The simplicity of the exterior is matched by the simplicity of the interior. The vinyl seats (which actually look and feel like leather) are comfortable with lots of leg room. The cockpit itself presents you with a clean and simple painted dashboard, matching the exterior colour. There are a minimum number of gauges meaning the dash is not fussy or cluttered. There is nothing here to distract the driver. It really is a lovely example of the “less is more” principle. The angling of the fuel, oil and temperature gauges towards the driver is a nice touch and reinforces that this is a drivers’ car. The gearbox which is positioned quite far forward, has it’s gear leaver angled back allowing you to rest your hand, poised ready for the next gear change. And, for those of us used to modern cars, the floor mounted pedals seem slightly unusual but not out of place.
Simplicity is again the key feature of the interior.
One could be forgiven for assuming that the Spider, based on it elegant looks, is a quiet and sedate car. As soon as the 1750 twin cam engine fires into life, you realise you are in for a treat. There is an eagerness from the engine and a brief hint of what is to come with a blip of the throttle. As it pulls away and the twin carbs open up, you suddenly realise this is a very rapid car, going from one gear to the next in quick succession. It immediately puts a smile on your face. And that smile turns into a very wide grin as the revs build and the engine roars. It has a wonderful rasping note that encourages you to drive quickly, very quickly. The soundtrack is fabulous and like typical Italian twin cams it just loves to rev, giving the impression the car packs much more than its 115BHP.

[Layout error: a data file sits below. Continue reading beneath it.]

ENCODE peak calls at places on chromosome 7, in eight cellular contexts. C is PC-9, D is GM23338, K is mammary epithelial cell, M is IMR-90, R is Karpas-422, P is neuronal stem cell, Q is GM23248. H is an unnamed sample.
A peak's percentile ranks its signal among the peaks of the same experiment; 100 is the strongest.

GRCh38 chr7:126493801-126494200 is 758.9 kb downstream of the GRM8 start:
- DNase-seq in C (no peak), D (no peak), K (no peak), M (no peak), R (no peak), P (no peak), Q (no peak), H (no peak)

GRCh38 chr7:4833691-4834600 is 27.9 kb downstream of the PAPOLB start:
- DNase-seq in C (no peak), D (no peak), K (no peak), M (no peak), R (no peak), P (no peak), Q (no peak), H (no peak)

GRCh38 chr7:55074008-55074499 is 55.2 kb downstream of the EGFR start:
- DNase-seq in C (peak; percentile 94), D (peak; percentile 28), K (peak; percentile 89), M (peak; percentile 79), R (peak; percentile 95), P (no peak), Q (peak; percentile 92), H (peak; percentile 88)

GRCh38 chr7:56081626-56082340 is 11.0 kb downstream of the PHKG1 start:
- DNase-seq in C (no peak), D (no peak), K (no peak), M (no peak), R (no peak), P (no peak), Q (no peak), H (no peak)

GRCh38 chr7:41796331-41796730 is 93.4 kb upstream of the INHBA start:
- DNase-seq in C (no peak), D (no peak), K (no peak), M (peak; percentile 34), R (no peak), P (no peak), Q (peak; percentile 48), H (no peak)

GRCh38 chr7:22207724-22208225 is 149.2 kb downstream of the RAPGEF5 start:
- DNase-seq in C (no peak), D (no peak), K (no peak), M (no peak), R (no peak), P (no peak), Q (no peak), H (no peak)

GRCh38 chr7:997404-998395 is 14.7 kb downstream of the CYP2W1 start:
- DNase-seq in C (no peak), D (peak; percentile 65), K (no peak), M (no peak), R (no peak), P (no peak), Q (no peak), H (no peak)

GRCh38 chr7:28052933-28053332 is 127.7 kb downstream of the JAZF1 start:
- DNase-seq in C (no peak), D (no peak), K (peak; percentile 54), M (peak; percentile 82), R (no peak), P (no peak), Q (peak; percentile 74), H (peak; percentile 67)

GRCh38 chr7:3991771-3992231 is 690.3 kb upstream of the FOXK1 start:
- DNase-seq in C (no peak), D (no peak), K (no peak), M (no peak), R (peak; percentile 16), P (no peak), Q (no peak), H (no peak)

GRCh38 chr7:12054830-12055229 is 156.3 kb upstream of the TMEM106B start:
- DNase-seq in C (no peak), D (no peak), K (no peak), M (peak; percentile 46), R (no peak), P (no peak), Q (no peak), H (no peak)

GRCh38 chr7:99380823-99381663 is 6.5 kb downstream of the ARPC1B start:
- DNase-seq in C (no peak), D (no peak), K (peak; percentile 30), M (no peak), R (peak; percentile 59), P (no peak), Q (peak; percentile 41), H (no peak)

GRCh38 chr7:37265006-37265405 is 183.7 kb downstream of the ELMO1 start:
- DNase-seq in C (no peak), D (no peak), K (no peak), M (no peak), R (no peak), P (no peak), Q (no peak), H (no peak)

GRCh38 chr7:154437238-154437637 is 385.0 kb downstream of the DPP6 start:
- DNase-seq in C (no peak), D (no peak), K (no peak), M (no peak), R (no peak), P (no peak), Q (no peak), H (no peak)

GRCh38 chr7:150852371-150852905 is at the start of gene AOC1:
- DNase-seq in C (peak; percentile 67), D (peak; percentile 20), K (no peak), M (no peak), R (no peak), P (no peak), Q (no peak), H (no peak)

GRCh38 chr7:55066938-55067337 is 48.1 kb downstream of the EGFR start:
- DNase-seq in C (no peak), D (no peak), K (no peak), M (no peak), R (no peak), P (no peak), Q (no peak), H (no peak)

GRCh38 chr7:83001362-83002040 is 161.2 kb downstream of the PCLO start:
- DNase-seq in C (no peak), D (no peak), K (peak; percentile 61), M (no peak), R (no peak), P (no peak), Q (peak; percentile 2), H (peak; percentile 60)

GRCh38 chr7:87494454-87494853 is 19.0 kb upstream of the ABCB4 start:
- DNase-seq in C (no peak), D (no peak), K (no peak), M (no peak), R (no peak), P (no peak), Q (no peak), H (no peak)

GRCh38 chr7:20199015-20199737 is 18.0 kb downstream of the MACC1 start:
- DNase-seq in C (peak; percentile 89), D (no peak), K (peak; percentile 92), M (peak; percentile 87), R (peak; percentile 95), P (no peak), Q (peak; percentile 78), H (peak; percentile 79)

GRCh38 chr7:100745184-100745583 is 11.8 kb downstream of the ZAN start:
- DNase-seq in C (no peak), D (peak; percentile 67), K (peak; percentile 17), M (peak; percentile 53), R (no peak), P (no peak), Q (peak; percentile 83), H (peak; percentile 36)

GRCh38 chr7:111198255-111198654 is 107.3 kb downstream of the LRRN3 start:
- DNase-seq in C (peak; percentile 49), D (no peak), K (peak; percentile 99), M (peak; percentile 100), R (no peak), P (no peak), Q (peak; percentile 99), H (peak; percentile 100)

The 1750 engine is a work of art in itself and is considered the more balanced engine.
At this stage, I’d like to point out this is my experience as a passenger. One can just image what it is actually really like to drive. It is clear that Alfa managed to find the perfect balance between a comfortable, stylish cruiser and a capable racer. It has the pace and handling to tackle any road, keeping up with modern traffic with ease. And yet it is just as happy cruising along in a sedate and civilised manner. The perfect mode of transport for a trip along the idyllic Almalfi coast. Or Lake Garda. It’s in that league.
It has a wonderful side profile. Again simple yet elegant.
Of course one can’t talk about the Alfa Romeo 1750 Spider Veloce without mentioning the film The Graduate. Directed by the late Mike Nichols (who won an Oscar for Best Director), it launched the career of a young Dustin Hoffman. The other on screen star was of course the then newly launched Alfa 1600 Duetto. Its sleek lines, red paint and racy looks fitted perfectly with Hoffman’s on screen character. And it appealed to many a young aspiring gent from that generation. I mean who wouldn’t want to be Benjamin Braddock, speeding along the freeways in a shiny new Italian convertible, the wind in their hair, listening to Simon and Garfunkel’s Mrs Robinson on the radio. Not a bad combination really.
The rear earned it the "boat tail" nickname.
Every angle is a photograph.
The badge that excites so many Alfa fans.
The angled dials towards the driver are a treat.
Thanks to Colin Craven for his story.